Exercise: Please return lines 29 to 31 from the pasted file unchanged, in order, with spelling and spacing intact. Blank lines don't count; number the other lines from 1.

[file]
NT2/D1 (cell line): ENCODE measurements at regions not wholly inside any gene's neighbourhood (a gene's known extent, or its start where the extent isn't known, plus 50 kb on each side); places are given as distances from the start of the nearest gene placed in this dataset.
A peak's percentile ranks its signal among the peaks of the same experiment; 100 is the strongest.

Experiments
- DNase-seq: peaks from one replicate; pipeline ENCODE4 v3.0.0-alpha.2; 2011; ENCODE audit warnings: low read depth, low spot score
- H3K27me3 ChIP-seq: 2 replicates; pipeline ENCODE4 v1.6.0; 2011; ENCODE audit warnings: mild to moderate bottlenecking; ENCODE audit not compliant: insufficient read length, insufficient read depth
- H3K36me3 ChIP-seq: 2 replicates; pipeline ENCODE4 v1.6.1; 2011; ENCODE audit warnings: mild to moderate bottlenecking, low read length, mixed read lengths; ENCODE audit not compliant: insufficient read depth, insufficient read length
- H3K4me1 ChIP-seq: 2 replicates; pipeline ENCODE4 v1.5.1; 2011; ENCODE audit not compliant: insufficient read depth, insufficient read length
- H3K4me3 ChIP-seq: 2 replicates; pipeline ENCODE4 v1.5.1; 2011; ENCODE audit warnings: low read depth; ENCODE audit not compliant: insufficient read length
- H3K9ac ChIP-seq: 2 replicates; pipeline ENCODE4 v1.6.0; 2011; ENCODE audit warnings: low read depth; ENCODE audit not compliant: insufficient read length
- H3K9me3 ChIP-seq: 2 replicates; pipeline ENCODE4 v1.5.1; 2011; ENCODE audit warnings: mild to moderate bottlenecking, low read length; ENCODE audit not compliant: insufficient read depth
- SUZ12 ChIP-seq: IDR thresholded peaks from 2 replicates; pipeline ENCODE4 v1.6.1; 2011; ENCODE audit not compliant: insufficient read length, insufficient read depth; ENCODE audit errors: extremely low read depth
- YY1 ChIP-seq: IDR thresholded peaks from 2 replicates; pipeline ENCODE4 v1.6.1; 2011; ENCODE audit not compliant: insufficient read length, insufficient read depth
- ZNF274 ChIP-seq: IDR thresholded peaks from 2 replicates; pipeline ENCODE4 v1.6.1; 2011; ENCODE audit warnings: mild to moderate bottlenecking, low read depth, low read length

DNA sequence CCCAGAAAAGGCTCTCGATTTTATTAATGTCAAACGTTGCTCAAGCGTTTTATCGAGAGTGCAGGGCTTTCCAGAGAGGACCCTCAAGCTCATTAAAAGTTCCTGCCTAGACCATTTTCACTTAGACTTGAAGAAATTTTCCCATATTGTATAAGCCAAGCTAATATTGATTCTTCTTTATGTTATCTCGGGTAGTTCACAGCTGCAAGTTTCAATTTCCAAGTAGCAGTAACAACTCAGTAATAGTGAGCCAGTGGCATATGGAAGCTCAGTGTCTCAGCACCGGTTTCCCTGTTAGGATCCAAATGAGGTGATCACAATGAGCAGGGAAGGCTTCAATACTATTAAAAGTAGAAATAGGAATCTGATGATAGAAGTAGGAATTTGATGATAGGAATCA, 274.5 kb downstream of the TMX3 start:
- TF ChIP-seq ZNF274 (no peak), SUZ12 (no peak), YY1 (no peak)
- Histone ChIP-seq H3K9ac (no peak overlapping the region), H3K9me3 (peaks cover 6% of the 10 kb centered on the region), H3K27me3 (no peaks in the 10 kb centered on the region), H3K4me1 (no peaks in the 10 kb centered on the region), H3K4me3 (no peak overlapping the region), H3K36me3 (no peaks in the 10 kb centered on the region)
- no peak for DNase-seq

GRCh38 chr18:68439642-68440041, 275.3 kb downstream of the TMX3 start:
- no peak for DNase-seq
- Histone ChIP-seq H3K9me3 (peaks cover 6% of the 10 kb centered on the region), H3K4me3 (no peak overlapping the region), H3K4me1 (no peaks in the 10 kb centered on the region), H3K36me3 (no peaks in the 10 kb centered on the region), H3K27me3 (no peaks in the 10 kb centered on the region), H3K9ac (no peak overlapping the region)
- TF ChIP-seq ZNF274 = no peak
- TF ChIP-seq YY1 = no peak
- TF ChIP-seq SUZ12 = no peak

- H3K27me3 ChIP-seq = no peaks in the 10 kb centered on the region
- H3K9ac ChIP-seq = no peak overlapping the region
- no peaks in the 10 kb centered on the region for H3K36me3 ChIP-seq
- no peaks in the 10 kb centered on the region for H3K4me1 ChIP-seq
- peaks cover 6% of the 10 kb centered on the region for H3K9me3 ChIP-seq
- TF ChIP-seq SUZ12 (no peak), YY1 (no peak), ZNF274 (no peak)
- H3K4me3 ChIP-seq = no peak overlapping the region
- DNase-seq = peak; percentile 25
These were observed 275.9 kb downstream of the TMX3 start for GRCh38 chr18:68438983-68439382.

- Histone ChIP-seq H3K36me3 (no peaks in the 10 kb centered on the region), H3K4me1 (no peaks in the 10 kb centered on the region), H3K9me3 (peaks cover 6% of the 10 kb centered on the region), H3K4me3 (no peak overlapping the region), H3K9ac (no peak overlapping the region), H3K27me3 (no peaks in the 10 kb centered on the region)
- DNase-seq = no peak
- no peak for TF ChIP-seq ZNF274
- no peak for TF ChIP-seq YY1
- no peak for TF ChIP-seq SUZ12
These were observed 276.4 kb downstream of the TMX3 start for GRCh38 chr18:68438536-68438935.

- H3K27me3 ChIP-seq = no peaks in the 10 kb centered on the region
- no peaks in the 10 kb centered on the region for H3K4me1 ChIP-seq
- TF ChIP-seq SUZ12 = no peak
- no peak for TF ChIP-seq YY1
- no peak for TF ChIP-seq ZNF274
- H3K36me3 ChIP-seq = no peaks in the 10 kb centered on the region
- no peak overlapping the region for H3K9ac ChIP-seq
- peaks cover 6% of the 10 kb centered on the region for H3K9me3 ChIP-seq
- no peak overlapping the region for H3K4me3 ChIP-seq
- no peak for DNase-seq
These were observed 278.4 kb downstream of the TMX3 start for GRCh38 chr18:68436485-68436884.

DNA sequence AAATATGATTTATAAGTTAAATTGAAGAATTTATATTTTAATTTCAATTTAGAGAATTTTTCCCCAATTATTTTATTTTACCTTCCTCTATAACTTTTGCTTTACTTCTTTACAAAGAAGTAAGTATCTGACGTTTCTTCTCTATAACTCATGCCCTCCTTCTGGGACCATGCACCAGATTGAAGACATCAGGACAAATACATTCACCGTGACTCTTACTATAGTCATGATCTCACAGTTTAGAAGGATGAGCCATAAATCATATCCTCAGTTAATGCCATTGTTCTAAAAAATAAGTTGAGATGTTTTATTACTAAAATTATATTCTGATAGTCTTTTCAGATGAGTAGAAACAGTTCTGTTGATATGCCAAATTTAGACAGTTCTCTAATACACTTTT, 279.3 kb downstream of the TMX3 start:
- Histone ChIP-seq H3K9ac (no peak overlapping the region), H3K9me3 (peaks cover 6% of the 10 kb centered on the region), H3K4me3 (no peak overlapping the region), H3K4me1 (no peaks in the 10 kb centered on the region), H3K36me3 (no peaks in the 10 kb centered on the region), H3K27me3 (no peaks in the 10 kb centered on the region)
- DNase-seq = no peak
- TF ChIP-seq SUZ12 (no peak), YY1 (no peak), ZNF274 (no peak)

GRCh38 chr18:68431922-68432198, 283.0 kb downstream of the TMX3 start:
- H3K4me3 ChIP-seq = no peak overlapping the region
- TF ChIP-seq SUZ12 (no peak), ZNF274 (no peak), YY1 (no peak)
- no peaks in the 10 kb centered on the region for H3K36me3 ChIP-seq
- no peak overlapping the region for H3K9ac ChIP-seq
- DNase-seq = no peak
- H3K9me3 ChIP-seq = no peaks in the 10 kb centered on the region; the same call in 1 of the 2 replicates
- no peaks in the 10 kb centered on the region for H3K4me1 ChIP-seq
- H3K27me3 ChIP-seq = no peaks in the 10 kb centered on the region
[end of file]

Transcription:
- TF ChIP-seq SUZ12 (no peak), YY1 (no peak), ZNF274 (no peak)
- H3K4me3 ChIP-seq = no peak overlapping the region
- DNase-seq = peak; percentile 25